The Ultimate to Guide to Tenant Screening & Renting Your House

Whether you’re having trouble selling your home and are looking to rent it out until you find a buyer or are interested in renting out a part of your home as an income property, finding reliable and trustworthy tenants is often one of the most difficult parts. Fortunately, this ultimate to guide to tenant screening & renting your house will walk you through the necessary steps to take when accepting rental applications, along with some tips on how to ultimately select a tenant you can trust.

Create a Rental Application

Start by creating a basic rental application that you have all potential tenants fill out. Keep in mind that fair housing laws in the United States require you to use the same application for all interested parties; you may not discriminate on the basis of sex, race, religion, gender, or disability when screening tenants, after all.

Some basic information you may wish to collect on the application include:

  • full name
  • basic contact information
  • employer information
  • names of other occupants
  • list of references

Run Credit and Background Checks

These days, it’s highly recommended that you run credit and criminal background checks on all prospective tenants for your property. You can pay different services to have these done separately, or you can find a reliable service that can conduct a credit and background check all at once.

Either way, keep in mind that you will need the applicant’s consent to run a credit and/or criminal background check. Therefore, if you plan on doing this, be sure to include a consent option on your formal application. Typically, you’ll need a social security number in order to obtain credit and background reports, so be sure to gather the necessary information.

A credit report is a great way to get an idea of the tenant’s financial risk. The higher the credit score, the more likely it is that you can rely on that tenant for steady income each month. Of course, a criminal background check can also give you peace of mind in knowing you’re renting to a person who hasn’t been convicted of any major crimes.

Contact References and Past Landlords

It’s never a bad idea to ask for a list of references and previous landlords when screening a potential tenant. References, such as managers and supervisors, can speak to an applicant’s character. On the other hand, contacting a past landlord is a great way to find out whether the tenant paid all of his or her outstanding debts upon moving out, whether any damage was done to the property, and other important information that could influence one’s decision to rent to the tenant.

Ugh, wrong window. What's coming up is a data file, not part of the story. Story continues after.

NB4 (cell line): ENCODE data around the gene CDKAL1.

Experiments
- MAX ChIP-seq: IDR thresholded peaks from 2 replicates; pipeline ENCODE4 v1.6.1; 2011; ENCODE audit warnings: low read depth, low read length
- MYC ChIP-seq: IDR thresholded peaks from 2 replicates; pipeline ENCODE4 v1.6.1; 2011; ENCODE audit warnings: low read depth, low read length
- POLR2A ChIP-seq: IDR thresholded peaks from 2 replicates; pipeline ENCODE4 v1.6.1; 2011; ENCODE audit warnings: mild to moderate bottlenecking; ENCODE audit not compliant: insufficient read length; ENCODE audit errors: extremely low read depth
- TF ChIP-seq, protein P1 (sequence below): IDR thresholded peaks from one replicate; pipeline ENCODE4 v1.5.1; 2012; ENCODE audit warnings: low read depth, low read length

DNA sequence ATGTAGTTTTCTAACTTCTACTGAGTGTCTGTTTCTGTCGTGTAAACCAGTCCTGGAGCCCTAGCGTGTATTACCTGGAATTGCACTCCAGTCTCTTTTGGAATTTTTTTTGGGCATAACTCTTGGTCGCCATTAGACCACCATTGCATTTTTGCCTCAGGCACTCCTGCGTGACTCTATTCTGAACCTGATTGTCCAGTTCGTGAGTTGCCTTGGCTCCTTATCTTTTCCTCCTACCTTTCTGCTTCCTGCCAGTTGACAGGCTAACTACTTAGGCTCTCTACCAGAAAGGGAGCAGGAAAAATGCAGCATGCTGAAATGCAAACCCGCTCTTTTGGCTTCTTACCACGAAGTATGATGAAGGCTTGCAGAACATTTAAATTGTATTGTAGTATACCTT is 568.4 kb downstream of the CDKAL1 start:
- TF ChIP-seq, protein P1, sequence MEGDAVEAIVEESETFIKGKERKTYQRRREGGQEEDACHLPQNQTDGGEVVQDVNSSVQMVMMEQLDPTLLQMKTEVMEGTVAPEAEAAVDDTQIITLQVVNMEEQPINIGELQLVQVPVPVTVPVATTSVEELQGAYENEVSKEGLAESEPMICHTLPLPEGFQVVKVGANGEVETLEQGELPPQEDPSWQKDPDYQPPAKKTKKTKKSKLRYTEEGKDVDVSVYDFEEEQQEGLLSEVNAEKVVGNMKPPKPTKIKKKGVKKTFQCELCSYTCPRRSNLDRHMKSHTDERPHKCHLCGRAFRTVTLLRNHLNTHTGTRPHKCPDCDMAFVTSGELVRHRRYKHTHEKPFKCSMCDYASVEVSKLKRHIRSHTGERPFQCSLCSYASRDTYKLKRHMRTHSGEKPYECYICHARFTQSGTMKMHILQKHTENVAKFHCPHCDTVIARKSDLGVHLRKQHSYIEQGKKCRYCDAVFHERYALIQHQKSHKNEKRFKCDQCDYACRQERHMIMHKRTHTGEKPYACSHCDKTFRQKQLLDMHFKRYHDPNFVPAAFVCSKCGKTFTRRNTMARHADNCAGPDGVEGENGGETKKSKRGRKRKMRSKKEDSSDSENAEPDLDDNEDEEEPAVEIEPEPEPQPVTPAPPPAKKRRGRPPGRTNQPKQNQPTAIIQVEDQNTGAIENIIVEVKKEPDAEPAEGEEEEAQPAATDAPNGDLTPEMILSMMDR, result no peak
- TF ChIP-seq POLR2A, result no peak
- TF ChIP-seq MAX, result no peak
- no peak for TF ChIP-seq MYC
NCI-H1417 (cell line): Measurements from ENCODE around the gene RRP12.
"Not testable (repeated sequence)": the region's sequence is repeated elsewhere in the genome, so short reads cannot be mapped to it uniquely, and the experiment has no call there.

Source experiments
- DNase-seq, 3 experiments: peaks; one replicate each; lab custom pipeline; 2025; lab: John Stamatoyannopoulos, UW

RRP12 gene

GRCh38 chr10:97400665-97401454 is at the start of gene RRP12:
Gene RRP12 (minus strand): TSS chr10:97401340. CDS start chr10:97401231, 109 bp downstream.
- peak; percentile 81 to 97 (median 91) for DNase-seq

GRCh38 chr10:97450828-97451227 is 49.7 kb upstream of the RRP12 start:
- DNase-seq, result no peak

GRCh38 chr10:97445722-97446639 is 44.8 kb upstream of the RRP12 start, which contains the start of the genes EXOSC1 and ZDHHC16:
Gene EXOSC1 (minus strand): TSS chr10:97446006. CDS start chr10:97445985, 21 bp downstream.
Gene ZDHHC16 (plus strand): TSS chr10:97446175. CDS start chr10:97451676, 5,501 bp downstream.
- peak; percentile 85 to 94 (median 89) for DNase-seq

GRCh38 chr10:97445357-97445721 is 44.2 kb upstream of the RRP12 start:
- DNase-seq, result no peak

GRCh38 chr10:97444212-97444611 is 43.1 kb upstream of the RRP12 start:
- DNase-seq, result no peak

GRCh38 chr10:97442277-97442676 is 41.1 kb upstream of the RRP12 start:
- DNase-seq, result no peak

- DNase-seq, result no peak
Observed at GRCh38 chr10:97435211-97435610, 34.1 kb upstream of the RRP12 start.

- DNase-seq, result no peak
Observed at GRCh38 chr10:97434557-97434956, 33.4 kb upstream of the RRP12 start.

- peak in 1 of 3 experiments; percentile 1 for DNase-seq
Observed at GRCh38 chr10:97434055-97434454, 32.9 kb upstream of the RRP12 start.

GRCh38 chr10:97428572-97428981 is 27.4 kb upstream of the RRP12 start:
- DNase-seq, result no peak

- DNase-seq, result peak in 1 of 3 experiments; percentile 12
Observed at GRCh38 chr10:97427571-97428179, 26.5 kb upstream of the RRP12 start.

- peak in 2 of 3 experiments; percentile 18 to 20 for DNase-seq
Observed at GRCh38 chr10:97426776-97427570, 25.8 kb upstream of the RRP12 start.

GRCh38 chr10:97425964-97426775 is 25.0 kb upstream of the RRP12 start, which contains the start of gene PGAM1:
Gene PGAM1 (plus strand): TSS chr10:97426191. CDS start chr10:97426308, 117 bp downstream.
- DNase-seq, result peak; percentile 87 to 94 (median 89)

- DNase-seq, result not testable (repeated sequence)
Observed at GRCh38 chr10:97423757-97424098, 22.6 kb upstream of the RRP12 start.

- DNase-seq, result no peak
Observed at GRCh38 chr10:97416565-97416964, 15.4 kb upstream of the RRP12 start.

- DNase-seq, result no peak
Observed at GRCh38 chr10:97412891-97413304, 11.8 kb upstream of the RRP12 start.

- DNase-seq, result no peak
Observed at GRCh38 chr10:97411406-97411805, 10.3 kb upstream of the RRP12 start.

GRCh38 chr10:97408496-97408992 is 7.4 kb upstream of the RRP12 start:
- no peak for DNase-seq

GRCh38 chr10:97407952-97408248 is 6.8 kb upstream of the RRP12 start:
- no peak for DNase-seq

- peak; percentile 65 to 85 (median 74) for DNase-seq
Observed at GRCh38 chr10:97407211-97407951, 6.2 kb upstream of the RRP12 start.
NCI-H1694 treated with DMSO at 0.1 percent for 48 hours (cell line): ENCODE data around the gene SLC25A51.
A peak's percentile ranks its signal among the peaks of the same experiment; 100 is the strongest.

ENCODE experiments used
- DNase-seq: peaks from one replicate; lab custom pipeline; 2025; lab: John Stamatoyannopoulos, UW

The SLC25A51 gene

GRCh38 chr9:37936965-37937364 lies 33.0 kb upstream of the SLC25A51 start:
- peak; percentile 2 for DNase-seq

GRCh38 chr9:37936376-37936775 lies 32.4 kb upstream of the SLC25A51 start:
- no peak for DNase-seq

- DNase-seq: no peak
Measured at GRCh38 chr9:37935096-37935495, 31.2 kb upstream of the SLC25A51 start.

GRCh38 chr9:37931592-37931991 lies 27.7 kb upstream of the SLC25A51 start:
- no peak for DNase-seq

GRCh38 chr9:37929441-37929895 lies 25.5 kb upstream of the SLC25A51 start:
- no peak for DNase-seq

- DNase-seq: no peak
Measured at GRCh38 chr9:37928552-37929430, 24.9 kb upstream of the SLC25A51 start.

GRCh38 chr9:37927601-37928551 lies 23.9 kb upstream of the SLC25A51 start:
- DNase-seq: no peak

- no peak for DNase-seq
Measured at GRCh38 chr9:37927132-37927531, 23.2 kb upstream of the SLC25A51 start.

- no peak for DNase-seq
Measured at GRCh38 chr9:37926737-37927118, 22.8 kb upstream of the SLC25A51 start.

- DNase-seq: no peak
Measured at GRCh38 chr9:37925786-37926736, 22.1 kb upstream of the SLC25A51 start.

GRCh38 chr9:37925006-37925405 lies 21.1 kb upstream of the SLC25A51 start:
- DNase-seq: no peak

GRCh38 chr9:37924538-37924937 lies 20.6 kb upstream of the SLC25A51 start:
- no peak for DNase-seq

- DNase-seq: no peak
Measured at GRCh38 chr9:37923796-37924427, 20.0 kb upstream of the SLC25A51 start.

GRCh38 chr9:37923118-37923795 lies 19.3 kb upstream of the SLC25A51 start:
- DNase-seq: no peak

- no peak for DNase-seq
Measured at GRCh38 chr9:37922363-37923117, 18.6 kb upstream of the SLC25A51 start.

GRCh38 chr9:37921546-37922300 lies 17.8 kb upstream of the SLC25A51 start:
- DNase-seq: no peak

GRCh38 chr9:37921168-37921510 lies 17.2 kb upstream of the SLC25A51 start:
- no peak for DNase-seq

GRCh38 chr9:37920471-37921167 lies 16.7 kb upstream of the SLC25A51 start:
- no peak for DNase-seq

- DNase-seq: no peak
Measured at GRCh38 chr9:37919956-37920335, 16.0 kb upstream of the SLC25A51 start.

It’s also a good idea to contact the current employer listed on the application to ensure that the applicant does, in fact, work there and have a steady income. Most employers won’t disclose specific salary information, but you should at least be able to confirm that the applicant is employed to the capacity that he or she claims.

Schedule a Face-to-Face Interview

This isn’t required by any means, but scheduling a face-to-face interview can be a great way to get a better feel for a prospective tenant and the lifestyle they live. This can help you determine whether or not they’d be a good fit for renting your home while establishing some ground rules regarding pets, visitors, and the like.

As you can see, there’s a lot to keep in mind when searching for the right tenant to rent your home. For more information on screening tenants and embarking on your journey as a landlord, be sure to sign up for a free 30-minute coaching session today.

4 Comments
  1. WomensNews 1 year ago

    Thanks Brandon, I have another question that I am hoping you or any of the cool folks can comment. crooks are usually clever, in the case potential tenant mislead you on the application and you come to find out after lease is signed and they have moved in, can you evict them based on that? of course if they lied about some requirement that should not be overlooked

    • Profile photo of Nathan Johnson Author
      Nathan Johnson 1 year ago

      You’re going to want to check with your lawyer and review your lease, but you should make sure to have a solid qualifying criteria that they can sign and you’ll have a better chance at terminating the lease agreement.

  2. RMAU 1 year ago

    Regarding the application collection process, I wonder if you could speak to both the ethical and legal parameters for deciding who will be your tenant in the fortunate situation that one has 10 good applicants for one apartment. After screening as you suggest, is it ok to collect all the applications, run the credit reports then choose among the best of them? Or should landlords be approving then accepting in a chronological manner? And in the event you are choosing among the best applicants, how do you inform applicant A that they did not get the apartment because their score was slightly less good than applicant B?

    • Profile photo of Nathan Johnson Author
      Nathan Johnson 1 year ago

      Good question, while there are no laws against this, it’s not best practice and can set you up for a fair housing discrimination law suit. The best practice is to provide the unit to the first person that pays.

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